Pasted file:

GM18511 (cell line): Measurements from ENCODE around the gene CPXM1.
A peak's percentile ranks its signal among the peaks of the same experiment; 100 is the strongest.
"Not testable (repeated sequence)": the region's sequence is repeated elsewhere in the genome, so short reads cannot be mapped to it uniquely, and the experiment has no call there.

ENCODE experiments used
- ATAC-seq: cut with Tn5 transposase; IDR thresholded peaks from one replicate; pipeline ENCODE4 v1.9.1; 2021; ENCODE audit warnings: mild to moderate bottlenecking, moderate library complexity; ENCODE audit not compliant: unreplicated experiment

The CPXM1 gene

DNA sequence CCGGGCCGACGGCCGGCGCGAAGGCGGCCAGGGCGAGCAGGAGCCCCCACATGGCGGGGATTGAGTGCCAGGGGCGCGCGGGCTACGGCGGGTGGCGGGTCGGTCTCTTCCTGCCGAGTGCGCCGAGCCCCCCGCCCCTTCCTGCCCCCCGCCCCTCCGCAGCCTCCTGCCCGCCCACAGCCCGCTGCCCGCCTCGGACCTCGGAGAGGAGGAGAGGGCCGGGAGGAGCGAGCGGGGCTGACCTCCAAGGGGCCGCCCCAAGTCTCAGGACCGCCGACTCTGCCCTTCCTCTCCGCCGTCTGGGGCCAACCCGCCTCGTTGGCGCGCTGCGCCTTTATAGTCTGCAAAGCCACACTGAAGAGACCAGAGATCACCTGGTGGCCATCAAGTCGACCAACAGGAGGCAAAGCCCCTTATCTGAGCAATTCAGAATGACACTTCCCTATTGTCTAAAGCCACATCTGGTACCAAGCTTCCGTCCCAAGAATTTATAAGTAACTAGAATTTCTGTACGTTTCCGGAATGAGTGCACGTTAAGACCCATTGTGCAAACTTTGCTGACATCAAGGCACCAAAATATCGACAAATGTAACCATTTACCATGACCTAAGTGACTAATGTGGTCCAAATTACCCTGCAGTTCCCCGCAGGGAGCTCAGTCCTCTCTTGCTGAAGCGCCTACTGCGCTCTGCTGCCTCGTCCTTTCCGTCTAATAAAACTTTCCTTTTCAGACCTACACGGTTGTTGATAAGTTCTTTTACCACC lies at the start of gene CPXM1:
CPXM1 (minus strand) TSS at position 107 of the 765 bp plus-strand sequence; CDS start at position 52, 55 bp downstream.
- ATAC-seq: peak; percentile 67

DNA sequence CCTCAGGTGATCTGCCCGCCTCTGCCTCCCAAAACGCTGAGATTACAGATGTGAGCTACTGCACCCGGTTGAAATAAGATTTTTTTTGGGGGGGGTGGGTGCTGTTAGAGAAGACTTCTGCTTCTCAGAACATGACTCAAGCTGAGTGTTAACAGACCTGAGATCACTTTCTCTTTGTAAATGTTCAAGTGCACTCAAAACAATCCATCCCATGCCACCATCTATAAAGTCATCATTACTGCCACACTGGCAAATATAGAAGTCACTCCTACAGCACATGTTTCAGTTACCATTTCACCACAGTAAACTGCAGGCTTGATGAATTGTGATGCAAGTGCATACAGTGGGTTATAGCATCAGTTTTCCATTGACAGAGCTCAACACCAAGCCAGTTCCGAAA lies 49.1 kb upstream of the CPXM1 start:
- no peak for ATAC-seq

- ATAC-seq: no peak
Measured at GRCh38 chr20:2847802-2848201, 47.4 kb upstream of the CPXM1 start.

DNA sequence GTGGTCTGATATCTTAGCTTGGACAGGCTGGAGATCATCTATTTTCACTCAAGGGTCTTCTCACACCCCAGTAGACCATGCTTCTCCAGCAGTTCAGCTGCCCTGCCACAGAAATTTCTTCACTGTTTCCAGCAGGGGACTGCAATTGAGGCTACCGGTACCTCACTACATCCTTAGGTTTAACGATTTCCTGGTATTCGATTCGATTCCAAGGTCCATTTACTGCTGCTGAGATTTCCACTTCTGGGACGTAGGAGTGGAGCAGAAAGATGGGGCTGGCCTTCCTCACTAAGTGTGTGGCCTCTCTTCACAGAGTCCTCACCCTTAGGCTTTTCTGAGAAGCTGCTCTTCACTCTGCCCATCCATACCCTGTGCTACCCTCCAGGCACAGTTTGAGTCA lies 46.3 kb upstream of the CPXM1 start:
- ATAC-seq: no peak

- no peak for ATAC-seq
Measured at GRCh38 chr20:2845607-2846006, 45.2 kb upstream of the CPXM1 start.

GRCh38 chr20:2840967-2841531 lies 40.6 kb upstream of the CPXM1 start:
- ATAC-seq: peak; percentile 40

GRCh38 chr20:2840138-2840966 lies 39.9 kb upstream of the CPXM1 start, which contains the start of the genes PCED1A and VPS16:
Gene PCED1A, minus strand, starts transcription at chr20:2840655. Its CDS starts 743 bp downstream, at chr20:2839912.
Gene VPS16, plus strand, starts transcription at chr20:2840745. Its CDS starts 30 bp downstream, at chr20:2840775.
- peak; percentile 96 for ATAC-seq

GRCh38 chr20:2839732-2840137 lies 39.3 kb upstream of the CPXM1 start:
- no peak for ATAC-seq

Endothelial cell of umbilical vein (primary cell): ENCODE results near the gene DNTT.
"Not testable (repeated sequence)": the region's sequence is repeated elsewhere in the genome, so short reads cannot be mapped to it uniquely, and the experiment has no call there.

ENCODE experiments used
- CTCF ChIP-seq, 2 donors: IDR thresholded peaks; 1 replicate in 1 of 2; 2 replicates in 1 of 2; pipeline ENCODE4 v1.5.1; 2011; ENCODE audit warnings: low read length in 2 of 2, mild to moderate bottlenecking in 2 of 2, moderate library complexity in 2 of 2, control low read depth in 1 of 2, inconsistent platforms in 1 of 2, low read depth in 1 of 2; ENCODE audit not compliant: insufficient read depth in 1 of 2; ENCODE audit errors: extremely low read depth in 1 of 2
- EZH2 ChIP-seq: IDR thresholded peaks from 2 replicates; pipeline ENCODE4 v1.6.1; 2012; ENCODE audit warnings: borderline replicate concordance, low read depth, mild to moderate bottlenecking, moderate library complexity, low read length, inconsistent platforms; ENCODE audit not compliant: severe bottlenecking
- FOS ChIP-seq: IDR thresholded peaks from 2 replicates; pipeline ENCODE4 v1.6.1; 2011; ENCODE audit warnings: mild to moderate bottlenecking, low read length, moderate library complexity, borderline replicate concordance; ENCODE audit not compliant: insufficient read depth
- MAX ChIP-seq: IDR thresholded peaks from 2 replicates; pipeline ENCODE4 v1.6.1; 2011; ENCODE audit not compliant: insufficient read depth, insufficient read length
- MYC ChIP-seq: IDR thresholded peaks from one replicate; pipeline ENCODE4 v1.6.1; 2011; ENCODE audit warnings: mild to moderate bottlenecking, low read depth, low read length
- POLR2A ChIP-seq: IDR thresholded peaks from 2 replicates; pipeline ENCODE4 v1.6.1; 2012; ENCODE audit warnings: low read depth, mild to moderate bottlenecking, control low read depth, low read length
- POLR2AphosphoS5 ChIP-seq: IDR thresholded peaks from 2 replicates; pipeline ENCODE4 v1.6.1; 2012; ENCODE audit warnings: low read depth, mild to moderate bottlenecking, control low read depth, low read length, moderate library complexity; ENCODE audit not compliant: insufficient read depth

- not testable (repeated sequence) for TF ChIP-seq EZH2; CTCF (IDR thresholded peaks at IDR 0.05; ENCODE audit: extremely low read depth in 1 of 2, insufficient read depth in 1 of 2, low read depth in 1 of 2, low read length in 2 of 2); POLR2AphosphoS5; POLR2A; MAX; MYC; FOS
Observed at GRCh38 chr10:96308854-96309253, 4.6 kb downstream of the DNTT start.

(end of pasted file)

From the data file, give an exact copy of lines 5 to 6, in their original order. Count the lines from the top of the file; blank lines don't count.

- ATAC-seq: cut with Tn5 transposase; IDR thresholded peaks from one replicate; pipeline ENCODE4 v1.9.1; 2021; ENCODE audit warnings: mild to moderate bottlenecking, moderate library complexity; ENCODE audit not compliant: unreplicated experiment

The CPXM1 gene